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Faced with rising anti-Semitism, Jewish communities step up security

By Phoenix Berman | KYW via CNN

PHILADELPHIA (KYW) — Nearly 60% of religiously motivated hate crimes in the United States are directed against the Jewish population, according to FBI data. Local organizations are working to make the Jewish community safer amid a spike in anti-Semitic incidents.

This week, the Jewish Federation of Southern New Jersey (JFSNJ) announced the creation of its new security entity, JFED Security, LLC. The program will serve Camden, Burlington and Gloucester counties, as well as eight other New Jersey counties and the entire state of Delaware. Its resources will include security force guards, vulnerability threat and risk assessments, and contingency planning.

“The Jewish Federation of Southern New Jersey feels an enormous responsibility to our agency system, Jewish institutions and the region as a whole to expand this community safety initiative,” said Jennifer Dubrow Weiss, executive director of JFSNJ in a statement. communicated.

The JFSNJ is not alone in its efforts to better protect members of the local Jewish community.

In September, the Jewish Federation of Greater Philadelphia also expanded its safety initiative at centers of Jewish life, including synagogues and day schools in the area.

“As America faces a dramatic increase in anti-Semitic threats and incidents, Jewish community safety has never been more important,” said Jewish Federation of Greater Philadelphia President and CEO Michael Balaban, in a statement.

Jewish institutions experienced 589 anti-Semitic incidents in 2022, the majority of them targeting synagogues and Jewish community centers, according to the Anti-Defamation League (ADL).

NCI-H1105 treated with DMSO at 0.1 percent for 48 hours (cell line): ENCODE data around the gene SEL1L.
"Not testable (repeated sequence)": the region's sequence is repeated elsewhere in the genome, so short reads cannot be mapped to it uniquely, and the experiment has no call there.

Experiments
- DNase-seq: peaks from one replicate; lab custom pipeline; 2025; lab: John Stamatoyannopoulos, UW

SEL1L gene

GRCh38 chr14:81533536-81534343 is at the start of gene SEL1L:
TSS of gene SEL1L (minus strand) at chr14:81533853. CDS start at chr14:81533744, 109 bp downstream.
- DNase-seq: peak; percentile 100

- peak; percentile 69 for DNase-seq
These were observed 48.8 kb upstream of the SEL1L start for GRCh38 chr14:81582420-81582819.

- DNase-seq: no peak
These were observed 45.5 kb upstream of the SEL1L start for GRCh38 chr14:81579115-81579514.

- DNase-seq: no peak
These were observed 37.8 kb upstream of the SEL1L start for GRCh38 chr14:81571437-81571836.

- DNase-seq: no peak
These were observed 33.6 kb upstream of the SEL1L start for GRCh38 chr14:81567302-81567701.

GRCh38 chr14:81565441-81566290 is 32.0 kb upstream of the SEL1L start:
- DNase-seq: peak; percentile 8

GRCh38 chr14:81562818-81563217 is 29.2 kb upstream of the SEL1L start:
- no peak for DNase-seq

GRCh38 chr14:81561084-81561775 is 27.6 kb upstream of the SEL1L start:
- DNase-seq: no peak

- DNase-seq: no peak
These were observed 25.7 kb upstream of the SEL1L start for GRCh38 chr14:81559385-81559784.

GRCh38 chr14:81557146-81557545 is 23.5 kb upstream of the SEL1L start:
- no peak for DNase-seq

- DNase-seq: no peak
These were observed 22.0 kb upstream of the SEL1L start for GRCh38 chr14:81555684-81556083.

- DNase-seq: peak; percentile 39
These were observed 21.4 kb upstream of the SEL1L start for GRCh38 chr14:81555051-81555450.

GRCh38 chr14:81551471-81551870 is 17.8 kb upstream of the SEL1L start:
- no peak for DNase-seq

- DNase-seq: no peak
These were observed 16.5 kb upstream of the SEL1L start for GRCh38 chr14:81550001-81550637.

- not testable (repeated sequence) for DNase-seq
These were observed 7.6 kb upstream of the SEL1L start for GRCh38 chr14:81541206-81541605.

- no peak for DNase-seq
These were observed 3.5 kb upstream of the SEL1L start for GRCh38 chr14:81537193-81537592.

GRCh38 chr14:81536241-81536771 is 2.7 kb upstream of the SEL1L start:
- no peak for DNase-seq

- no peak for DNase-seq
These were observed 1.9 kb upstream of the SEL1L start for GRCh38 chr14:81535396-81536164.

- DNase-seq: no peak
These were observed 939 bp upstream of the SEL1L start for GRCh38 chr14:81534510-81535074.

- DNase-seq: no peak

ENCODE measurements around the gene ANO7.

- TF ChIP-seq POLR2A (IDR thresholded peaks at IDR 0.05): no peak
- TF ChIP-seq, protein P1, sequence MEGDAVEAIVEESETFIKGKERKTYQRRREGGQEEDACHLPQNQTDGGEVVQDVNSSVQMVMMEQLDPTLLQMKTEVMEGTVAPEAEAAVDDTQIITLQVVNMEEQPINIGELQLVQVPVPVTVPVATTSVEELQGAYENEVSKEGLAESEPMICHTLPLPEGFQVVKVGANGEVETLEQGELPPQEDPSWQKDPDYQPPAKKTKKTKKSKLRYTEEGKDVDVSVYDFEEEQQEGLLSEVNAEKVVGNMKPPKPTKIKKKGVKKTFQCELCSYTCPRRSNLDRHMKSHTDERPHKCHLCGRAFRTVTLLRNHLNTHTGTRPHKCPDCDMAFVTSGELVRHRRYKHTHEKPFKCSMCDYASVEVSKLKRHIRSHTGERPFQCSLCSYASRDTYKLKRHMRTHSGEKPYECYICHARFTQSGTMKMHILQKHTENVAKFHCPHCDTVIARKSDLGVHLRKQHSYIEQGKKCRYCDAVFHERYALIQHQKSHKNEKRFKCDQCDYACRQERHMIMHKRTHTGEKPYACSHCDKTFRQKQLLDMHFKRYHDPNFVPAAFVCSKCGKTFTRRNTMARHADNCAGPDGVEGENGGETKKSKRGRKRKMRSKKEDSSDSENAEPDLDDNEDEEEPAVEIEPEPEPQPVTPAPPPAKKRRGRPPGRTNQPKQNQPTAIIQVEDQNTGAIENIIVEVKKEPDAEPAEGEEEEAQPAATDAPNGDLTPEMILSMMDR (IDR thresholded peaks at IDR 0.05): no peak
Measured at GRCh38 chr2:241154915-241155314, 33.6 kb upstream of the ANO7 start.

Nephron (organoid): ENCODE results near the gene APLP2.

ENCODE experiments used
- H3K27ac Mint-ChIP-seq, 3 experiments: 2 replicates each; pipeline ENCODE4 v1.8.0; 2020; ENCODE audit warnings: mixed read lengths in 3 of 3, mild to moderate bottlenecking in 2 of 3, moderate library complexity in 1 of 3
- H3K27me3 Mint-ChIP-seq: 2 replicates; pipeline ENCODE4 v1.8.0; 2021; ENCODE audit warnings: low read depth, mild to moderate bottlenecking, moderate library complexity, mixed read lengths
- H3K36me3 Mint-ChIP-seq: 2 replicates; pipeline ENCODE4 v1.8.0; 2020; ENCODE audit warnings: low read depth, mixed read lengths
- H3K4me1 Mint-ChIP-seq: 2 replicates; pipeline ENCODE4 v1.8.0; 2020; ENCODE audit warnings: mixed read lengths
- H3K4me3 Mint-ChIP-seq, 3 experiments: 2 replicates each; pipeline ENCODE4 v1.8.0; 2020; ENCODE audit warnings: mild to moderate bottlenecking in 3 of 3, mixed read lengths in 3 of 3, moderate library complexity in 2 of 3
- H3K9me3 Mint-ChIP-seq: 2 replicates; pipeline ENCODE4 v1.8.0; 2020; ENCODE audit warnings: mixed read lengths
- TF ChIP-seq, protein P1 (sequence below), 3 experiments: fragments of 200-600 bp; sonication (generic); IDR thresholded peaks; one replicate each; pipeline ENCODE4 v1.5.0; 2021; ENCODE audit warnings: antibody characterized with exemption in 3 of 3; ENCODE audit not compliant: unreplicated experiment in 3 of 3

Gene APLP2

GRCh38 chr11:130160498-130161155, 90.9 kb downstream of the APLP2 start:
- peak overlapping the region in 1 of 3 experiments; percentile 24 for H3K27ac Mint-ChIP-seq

Last weekend, the Jewish Federation of Lehigh Valley held its first conference on anti-Semitism, co-hosted by the ADL. The event brought together four panels of experts, including elected officials.

Representative Susan Wild, who represents Pennsylvania’s 7th District, attended the conference stressing the importance of fighting anti-Semitism in the greater Lehigh Valley and across the country.

“This work must continue, every day, to root out the insidious anti-Semitism and hatred in our communities that threaten our values ​​as Americans,” Wild said.

Enhanced security protections come as the ADL says anti-Semitic incidents are at their highest level in 44 years nationwide.

In the recent ADL report, it was found that anti-Semitic incidents increased by 36% nationwide in 2022, with 3,697 recorded cases of assault, harassment or vandalism, marking the highest number never recorded since the group began its annual audit in 1979.

According to the ADL, hundreds of anti-Semitic incidents have been recorded in the tri-state area, with New Jersey ranking third in incidents nationally.

Pennsylvania: 114
New Jersey: 408
Delaware: 11

In November, an 18-year-old Sayreville man was charged with alleged threats made against New Jersey synagogues and Jewish residents. The ADL notes that anti-Semitic incidents were at their highest that month.

Federal prosecutors say the suspect in the case, Omar Alkattou, shared an online manifesto “containing threats to attack a synagogue and the Jewish people.” But investigators ultimately don’t believe Alkattou had the wherewithal to carry out a specific threat.

Last summer, two South Jersey neighborhoods were the target of anti-Semitic flyers that littered sidewalks and people’s lawns. Brigantine was hit first, followed by Lindenwold. The flyers from both communities shared similar rhetoric and were found inside plastic bags filled with corn.

In a statement, Brigantine police called the bags and their contents anti-Semitic. They said the literature contained no threats but was consistent with anti-Semitic leaflets seen across the country at the time.

The ADL report found that known white supremacist networks coordinated to produce more than double the amount of anti-Semitic propaganda this year, with 852 incidents reported in 2022.

Despite the growing problem of anti-Semitism in the United States, less than two-thirds of law enforcement reported hate crime data to the FBI, marking a significant drop last year. There are more than 18,000 law enforcement agencies in the United States, but the reporting of hate crime data by state, local, and tribal agencies remains voluntary.

Aryeh Tuchman, director of the ADL’s Center on Extremism, hopes the organization’s audit will strengthen action in the fight against anti-Semitic incidents.

“I hope the Jewish people in this country take these incidents seriously, strengthen the security of their institutions, but also remain proud and confident,” he told CBS News. “Our communities are strong and our people are safe. And these findings should be a call to action, but not a source of fear and alarm.

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